Chechnya is one of 21 republics among the 89 regions that make up the Russian Federation.
It is located on the northern slopes of Europe's tallest mountain range, the Caucasus, not far from the Caspian Sea.
The Chechens are a Muslim people, who fought hard to avoid being incorporated into the Russian empire, but finally lost the battle in the 19th Century.
When the Soviet Union began to collapse in 1991, Chechnya tried to break away from Russia by declaring independence.
Moscow first sent tanks to Chechnya, to topple its separatist leaders and curb organised crime, at the end of 1994.
The Russian forces were routed in their first battle and were ultimately driven out of Chechnya in August 1996.
They were sent back in 1999 by Vladimir Putin - then prime minister, later president - after 300 people died in a chain of bombings blamed on Chechens.
Chechen rebels had also provoked Moscow by inciting an Islamist uprising in the neighbouring republic of Dagestan.
Russia's huge military presence in Chechnya has driven rebels underground and into mountain hideaways.
But they continue guerrilla warfare against Russian troops and Chechnya's pro-Moscow government, while staging sporadic attacks around Russia.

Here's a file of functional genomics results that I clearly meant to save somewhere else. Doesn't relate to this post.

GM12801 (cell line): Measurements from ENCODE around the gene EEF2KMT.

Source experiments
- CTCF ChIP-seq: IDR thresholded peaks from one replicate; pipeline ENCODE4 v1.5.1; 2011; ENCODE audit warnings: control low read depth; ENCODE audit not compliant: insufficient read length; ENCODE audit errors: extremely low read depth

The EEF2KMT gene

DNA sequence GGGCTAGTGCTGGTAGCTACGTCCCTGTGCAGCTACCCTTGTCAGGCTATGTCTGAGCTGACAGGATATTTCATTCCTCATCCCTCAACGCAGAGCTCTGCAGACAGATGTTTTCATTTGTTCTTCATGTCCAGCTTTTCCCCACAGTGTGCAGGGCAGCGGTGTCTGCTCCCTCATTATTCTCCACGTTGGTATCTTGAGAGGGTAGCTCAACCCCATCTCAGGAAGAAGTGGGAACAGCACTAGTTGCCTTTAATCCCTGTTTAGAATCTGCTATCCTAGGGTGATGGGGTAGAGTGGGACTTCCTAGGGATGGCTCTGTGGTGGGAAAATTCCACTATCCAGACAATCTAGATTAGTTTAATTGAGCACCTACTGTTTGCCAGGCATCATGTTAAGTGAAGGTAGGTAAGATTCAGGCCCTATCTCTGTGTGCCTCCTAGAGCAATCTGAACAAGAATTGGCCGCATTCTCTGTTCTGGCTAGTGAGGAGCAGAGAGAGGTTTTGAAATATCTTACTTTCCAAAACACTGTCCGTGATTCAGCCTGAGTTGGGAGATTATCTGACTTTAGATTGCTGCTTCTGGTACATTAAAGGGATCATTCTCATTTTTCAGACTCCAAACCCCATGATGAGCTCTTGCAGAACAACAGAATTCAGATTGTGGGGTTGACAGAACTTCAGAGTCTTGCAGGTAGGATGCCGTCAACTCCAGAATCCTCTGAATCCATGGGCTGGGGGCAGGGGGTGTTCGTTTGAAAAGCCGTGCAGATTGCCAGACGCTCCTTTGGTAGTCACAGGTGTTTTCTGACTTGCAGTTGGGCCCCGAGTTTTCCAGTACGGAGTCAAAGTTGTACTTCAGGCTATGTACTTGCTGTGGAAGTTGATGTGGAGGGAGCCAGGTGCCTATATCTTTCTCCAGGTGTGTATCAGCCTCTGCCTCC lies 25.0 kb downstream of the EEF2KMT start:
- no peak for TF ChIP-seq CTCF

With time, their suicide bombings and hostage-taking raids have become increasingly bloody and desperate.
The power of the most radical rebel leaders has grown, undermining their more moderate chief, Aslan Maskhadov.
Moscow has tried to stabilise Chechnya by electing new leaders and getting voters to back a constitution that locks it into the Russian Federation.
Russian leaders refuse to hold talks with the Chechen rebels, describing them as terrorists backed by al-Qaeda.
But the legitimacy of the new Chechen leaders has been questioned by election monitors who say votes were rigged.
The first man Moscow backed to become Chechnya's president, Akhmad Kadyrov, was assassinated in May 2004.
The Chechen wars began as a struggle by Russia to re-assert its authority over a rebellious region whose leaders were determined to hang on to independence.
But religion has come to play an increasing role.
The rebels rely on funds from Arab donors and have given key jobs to Arab commanders. Muslim volunteers from many countries have fought on their side.
Russia and the US say the rebels have links to Islamic terrorists, such as al-Qaeda, but not all experts agree.
The war in Chechnya has been marked by brutality and abuses of human rights on both sides.
Chechen rebels have killed and beheaded civilians, bombed aircraft and trains and carried out hostage-taking raids on hospitals, a theatre and a school.
Russian forces have razed villages and large parts of the Chechen capital, Grozny, killing thousands of people.
Human rights groups have accused Russian troops of torture, rape, extortion and extrajudicial executions.